Kenya's Supreme Court declares presidential vote invalid, calls for new poll

NAIROBI, Sept 1 (Reuters) - Kenya's Supreme Court nullified President Uhuru Kenyatta's election win citing irregularities on Friday and ordered a new poll within 60 days after last month's voting was followed by protests and sporadic violence that killed at least 28 people.

The decision to cancel the result, the first of its kind in Kenya, sets up a new race for the presidency between Kenyatta, 55, and veteran opposition leader Raila Odinga, 72.

East Africa's biggest economy has a history of disputed elections. A row over the 2007 poll, which Odinga challenged after being declared loser, was followed by weeks of ethnic bloodshed in which more than 1,200 people were killed.

RELATED: Kenyans celebrate after presidential result is declared invalid

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Kenyans celebrate after presidential result is declared invalid
Supporters of an opposition leader Raila Odinga celebrate in Mathare slum after President Uhuru Kenyatta's election win was declared invalid by a court in Nairobi, Kenya, September 1, 2017. REUTERS/Siegfried Modola
Police look on as supporters of opposition leader Raila Odinga celebrate after President Uhuru Kenyatta's election win was declared invalid by a court in Nairobi, Kenya, September 1, 2017. REUTERSThomas Mukoyaolice
A supporter of an opposition leader Raila Odinga celebrates in Mathare slum after President Uhuru Kenyatta's election win was declared invalid by a court in Nairobi, Kenya, September 1, 2017. REUTERS/Siegfried Modola
Supporters of an opposition leader Raila Odinga celebrate in Kibera slum after President Uhuru Kenyatta's election win was declared invalid by a court in Nairobi, Kenya, September 1, 2017. REUTERS/Thomas Mukoya
Opposition leader Raila Odinga reacts as he leaves the supreme court after President Uhuru Kenyatta's election victory was declared invalid in Nairobi, Kenya September 1, 2017. REUTERS/Baz Ratner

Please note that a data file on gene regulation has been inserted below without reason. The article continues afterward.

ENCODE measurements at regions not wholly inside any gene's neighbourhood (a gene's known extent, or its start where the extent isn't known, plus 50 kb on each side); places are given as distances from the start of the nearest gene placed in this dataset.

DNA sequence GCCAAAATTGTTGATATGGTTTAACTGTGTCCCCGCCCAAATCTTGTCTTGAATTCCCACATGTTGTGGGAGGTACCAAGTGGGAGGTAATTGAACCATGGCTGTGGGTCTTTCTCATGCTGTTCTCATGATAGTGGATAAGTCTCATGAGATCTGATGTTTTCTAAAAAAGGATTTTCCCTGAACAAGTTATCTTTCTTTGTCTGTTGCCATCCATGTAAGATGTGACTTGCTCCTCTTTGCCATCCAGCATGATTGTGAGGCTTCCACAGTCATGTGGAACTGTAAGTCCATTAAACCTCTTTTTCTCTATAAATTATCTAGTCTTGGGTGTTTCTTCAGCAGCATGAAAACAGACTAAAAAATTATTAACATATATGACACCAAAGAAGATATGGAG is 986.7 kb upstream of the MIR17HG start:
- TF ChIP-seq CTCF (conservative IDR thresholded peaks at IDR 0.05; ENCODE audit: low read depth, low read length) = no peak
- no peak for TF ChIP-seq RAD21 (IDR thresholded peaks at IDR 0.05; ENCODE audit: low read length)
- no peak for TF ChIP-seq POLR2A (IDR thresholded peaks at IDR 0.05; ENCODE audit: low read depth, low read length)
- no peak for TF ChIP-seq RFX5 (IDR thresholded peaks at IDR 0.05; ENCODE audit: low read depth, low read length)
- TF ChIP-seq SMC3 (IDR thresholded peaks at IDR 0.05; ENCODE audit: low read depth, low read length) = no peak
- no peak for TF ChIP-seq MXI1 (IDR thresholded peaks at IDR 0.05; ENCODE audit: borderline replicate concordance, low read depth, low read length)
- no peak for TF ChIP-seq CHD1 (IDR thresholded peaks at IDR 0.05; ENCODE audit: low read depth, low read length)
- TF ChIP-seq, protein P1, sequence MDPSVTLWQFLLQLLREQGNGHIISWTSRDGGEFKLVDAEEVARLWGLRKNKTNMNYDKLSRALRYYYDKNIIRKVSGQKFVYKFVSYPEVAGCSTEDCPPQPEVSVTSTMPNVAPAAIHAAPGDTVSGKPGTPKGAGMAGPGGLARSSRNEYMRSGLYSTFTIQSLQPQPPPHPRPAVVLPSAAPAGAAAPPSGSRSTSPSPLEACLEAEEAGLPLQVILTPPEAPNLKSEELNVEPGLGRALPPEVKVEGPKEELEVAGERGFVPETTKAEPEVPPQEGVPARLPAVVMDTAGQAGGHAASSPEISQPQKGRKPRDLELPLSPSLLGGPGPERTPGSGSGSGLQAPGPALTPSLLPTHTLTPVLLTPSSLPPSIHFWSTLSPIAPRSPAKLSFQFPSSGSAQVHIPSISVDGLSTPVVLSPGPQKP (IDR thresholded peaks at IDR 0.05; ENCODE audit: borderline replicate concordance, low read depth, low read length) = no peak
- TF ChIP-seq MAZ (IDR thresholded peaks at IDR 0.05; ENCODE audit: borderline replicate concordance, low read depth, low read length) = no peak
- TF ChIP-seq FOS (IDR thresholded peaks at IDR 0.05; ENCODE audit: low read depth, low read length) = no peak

Supporters of an opposition leader Raila Odinga celebrate in Kibera slum after President Uhuru Kenyatta's election win was declared invalid by a court in Nairobi, Kenya, September 1, 2017. REUTERS/Thomas Mukoya
Supporters of an opposition leader Raila Odinga celebrate in Mathare slum after President Uhuru Kenyatta's election win was declared invalid by a court in Nairobi, Kenya, September 1, 2017. REUTERS/Siegfried Modola
Supporters of an opposition leader Raila Odinga celebrate in Kibera slum after President Uhuru Kenyatta's election win was declared invalid by a court in Nairobi, Kenya, September 1, 2017. REUTERS/Thomas Mukoya
Supporters of an opposition leader Raila Odinga cheer outside the court after President Uhuru Kenyatta's election win was declared invalid in Nairobi, Kenya, September 1, 2017. REUTERS/Baz Ratner
Supporters of an opposition leader Raila Odinga celebrate in Kibera slum after President Uhuru Kenyatta's election win was declared invalid by a court in Nairobi, Kenya, September 1, 2017. REUTERS/Thomas Mukoya
Supporters of opposition leader Raila Odinga cheer outside court after President Uhuru Kenyatta's election win was declared invalid in Nairobi, Kenya, September 1, 2017. REUTERS/Baz Ratner
Supporters of an opposition leader Raila Odinga celebrate in Kibera slum after President Uhuru Kenyatta's election win was declared invalid by a court in Nairobi, Kenya, September 1, 2017. REUTERS/Thomas Mukoya
Supporters of opposition leader Raila Odinga cheer outside court after President Uhuru Kenyatta's election win was declared invalid in Nairobi, Kenya, September 1, 2017. REUTERS/Baz Ratner